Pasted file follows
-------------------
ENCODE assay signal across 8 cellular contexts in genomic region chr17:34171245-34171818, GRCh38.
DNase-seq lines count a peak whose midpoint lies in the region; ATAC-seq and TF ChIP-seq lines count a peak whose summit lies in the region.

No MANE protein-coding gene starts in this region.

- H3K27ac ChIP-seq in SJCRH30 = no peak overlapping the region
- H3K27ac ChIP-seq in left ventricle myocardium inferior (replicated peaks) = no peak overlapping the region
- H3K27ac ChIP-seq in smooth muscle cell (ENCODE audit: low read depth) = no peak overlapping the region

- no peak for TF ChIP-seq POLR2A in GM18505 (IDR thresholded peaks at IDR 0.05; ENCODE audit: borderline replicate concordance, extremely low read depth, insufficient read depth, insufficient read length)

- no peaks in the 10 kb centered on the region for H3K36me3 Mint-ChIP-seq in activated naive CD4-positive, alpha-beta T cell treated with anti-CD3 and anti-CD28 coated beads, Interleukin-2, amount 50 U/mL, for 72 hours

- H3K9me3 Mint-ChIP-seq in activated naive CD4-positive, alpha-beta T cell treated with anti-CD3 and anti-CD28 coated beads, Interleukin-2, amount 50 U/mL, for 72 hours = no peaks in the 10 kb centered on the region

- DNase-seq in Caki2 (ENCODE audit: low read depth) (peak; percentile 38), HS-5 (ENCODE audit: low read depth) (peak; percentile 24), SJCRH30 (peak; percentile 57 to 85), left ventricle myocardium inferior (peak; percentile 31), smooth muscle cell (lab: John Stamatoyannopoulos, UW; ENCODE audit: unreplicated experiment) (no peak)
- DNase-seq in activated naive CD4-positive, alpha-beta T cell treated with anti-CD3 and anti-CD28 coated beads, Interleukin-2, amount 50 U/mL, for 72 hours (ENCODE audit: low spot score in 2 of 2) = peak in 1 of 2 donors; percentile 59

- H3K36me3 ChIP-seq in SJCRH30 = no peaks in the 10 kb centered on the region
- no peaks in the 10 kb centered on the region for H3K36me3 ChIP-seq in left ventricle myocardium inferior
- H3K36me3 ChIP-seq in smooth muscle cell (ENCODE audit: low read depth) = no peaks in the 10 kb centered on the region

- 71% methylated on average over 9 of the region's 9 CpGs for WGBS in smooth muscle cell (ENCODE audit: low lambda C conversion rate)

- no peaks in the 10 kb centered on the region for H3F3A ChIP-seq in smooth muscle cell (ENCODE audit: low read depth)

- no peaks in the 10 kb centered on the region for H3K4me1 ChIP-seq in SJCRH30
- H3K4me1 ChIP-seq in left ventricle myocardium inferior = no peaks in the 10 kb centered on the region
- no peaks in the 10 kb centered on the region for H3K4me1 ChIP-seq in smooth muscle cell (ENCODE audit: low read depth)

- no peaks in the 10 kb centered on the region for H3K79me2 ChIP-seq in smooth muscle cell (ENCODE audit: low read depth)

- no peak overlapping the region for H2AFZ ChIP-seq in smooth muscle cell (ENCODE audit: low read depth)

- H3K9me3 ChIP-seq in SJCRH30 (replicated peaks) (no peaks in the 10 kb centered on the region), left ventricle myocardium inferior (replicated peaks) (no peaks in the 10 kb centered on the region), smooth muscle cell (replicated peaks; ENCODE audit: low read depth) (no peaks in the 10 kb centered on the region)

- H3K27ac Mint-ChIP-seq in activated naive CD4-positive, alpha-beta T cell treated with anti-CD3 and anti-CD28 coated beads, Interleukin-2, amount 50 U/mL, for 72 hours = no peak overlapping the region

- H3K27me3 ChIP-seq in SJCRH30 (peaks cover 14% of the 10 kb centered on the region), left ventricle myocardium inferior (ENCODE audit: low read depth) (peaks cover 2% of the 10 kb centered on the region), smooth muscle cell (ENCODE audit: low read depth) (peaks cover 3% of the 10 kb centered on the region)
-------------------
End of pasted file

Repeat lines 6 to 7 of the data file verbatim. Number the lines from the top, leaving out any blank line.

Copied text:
- H3K27ac ChIP-seq in smooth muscle cell (ENCODE audit: low read depth) = no peak overlapping the region

- no peak for TF ChIP-seq POLR2A in GM18505 (IDR thresholded peaks at IDR 0.05; ENCODE audit: borderline replicate concordance, extremely low read depth, insufficient read depth, insufficient read length)